Transverse Waves and Longitudinal Waves
Transverse Waves and Longitudinal Waves
There are two major kinds of waves: transverse waves and longitudinal waves. The medium transmitting transverse waves oscillates in a direction perpendicular to the direction the wave is traveling. A good example is waves on water: the water oscillates up and down while transmitting a wave horizontally. Other common examples include a wave on a string and electromagnetic waves. By contrast, the medium transmitting longitudinal waves oscillates in a direction parallel to the direction the wave is traveling. The most commonly discussed form of longitudinal waves is sound.
Transverse Waves: Waves on a String
Imagine—or better yet, go grab some twine and set up—a length of string stretched between two posts so that it is taut. Each point on the string is just like a mass on a spring: its equilibrium position lies on the straight line between the two posts, and if it is plucked away from its resting position, the string will exert a force to restore its equilibrium position, causing periodic oscillations. A string is more complicated than a simple mass on a spring, however, since the oscillation of each point influences nearby points along the string. Plucking a string at one end causes periodic vibrations that eventually travel down the whole length of the string. Now imagine detaching one end of the string from the pole and connecting it to a mass on a spring, which oscillates up and down, as in the figure below. The oscillation at one end of the string creates waves that propagate, or travel, down the length of the string. These are called, appropriately, traveling waves. Don’t let this name confuse you: the string itself only moves up and down, returning to its starting point once per cycle. The wave travels, but the medium—the string, in this case—only oscillates up and down.
The speed of a wave depends on the medium through which it is traveling. For a stretched string, the wave speed depends on the force of tension, , exerted by the pole on the string, and on the mass density of the string, :
The formula for the wave speed is:
A string is tied to a pole at one end and 100 g mass at the other, and wound over a pulley. The string’s mass is 100 g, and it is 2.5 m long. If the string is plucked, at what speed do the waves travel along the string? How could you make the waves travel faster? Assume the acceleration due to gravity is 10 m/s2.
Since the formula for the speed of a wave on a string is expressed in terms of the mass density of the string, we’ll need to calculate the mass density before we can calculate the wave speed.
The tension in the string is the force of gravity pulling down on the weight, The equation for calculating the speed of a wave on a string is:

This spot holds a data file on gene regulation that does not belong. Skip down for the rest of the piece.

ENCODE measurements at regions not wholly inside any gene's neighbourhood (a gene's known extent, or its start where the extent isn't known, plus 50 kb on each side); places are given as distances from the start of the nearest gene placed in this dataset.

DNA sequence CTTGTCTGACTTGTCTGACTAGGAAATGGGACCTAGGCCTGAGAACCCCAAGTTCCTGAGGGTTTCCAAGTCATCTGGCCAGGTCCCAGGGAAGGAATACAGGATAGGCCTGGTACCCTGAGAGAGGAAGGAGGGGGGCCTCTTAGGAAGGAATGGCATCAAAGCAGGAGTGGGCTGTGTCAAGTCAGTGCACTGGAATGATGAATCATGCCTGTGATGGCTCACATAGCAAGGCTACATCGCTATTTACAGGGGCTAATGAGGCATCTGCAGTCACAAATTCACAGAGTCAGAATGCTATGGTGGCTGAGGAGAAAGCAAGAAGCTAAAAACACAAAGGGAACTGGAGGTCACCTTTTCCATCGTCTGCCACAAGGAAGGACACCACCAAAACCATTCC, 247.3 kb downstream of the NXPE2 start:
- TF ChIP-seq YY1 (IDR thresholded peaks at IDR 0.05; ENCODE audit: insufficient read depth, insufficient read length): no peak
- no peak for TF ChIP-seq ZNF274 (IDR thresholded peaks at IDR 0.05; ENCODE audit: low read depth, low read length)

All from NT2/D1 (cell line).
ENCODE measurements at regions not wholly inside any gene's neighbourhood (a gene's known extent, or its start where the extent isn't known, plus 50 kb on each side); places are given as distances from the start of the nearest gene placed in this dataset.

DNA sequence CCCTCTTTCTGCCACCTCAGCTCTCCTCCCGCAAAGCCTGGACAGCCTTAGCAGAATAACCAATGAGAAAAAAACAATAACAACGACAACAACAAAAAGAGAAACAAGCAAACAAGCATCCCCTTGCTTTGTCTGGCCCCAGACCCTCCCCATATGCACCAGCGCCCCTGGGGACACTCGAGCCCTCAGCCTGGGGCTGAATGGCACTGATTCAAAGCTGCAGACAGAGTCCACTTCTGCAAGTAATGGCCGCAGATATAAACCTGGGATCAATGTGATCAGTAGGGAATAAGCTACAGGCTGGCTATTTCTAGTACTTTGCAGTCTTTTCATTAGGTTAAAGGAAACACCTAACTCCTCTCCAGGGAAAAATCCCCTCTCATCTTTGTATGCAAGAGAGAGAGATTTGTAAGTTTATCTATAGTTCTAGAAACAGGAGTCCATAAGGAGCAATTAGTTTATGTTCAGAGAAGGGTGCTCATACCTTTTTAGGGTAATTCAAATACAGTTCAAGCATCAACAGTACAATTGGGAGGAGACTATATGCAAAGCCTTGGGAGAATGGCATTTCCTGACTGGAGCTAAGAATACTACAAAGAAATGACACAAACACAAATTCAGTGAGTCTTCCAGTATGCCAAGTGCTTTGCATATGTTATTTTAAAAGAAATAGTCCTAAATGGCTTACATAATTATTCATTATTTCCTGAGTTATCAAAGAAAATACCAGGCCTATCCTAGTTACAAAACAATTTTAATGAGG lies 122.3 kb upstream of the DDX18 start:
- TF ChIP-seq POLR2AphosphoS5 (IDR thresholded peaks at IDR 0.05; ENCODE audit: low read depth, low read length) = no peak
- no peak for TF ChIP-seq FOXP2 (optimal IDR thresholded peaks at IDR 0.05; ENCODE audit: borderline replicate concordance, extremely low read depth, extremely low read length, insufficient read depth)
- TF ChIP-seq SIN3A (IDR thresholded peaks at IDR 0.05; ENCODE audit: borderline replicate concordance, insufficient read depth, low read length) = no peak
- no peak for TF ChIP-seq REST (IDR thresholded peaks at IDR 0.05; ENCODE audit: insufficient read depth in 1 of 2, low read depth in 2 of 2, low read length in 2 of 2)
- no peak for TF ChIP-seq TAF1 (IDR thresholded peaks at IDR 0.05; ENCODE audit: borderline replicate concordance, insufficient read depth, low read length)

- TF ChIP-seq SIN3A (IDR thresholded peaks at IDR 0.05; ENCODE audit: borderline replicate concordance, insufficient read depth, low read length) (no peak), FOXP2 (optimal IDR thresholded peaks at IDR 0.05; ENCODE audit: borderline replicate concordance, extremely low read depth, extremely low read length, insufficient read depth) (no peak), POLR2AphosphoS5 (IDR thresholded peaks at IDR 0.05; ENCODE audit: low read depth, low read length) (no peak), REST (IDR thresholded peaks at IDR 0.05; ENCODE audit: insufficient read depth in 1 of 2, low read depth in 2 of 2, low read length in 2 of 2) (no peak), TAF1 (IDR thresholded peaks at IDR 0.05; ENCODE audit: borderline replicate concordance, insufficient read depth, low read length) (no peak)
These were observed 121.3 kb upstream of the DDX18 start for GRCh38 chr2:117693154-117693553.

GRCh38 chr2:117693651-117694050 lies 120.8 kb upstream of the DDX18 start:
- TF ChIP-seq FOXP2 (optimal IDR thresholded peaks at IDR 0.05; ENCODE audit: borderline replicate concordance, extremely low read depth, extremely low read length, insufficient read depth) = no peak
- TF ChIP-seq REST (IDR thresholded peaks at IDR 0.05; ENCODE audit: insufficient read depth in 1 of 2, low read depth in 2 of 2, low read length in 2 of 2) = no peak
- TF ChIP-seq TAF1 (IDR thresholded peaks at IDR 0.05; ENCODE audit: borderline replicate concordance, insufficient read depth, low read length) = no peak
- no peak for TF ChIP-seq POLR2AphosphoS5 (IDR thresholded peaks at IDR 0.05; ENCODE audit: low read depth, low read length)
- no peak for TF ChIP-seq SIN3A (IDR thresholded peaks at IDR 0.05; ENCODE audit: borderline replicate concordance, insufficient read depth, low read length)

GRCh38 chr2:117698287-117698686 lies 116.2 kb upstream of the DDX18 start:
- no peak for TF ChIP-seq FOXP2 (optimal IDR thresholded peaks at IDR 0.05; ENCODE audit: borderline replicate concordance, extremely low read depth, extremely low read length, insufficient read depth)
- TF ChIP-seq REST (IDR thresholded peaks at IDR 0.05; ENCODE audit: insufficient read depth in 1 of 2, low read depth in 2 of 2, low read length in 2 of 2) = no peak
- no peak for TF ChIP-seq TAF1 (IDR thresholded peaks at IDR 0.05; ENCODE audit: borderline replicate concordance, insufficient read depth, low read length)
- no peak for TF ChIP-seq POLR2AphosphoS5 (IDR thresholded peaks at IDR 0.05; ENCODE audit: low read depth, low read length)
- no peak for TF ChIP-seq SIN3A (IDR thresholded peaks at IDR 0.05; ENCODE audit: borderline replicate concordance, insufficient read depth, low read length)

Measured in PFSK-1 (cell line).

This equation suggests two ways to increase the speed of the waves: increase the tension by hanging a heavier mass from the end of the string, or replace the string with one that is less dense.
Longitudinal Waves: Sound
While waves on a string or in water are transverse, sound waves are longitudinal. The term longitudinal means that the medium transmitting the waves—air, in the case of sound waves—oscillates back and forth, parallel to the direction in which the wave is moving. This back-and-forth motion stands in contrast to the behavior of transverse waves, which oscillate up and down, perpendicular to the direction in which the wave is moving.
Imagine a slinky. If you hold one end of the slinky in each of your outstretched arms and then jerk one arm slightly toward the other, you will send a pulse across the slinky toward the other arm. This pulse is transmitted by each coil of the slinky oscillating back and forth parallel to the direction of the pulse.
When the string on a violin, the surface of a bell, or the paper cone in a stereo speaker oscillates rapidly, it creates pulses of high air pressure, or compressions, with low pressure spaces in between, called rarefactions. These compressions and rarefactions are the equivalent of crests and troughs in transverse waves: the distance between two compressions or two rarefactions is a wavelength.
Pulses of high pressure propagate through the air much like the pulses of the slinky illustrated above, and when they reach our ears we perceive them as sound. Air acts as the medium for sound waves, just as string is the medium for waves of displacement on a string. The figure below is an approximation of sound waves in a flute—each dark area below indicates compression and represents something in the order of 1024 air molecules.
Loudness, Frequency, Wavelength, and Wave Speed
Many of the concepts describing waves are related to more familiar terms describing sound. For example, the square of the amplitude of a sound wave is called its loudness, or volume. Loudness is usually measured in decibels. The decibel is a peculiar unit measured on a logarithmic scale. You won’t need to know how to calculate decibels, but it may be useful to know what they are.
The frequency of a sound wave is often called its pitch. Humans can hear sounds with frequencies as low as about 90 Hz and up to about 15,000 Hz, but many animals can hear sounds with much higher frequencies. The term wavelength remains the same for sound waves. Just as in a stretched string, sound waves in air travel at a certain speed. This speed is around 343 m/s under normal circumstances, but it varies with the temperature and pressure of the air. You don’t need to memorize this number: if a question involving the speed of sound comes up on the SAT II, that quantity will be given to you.
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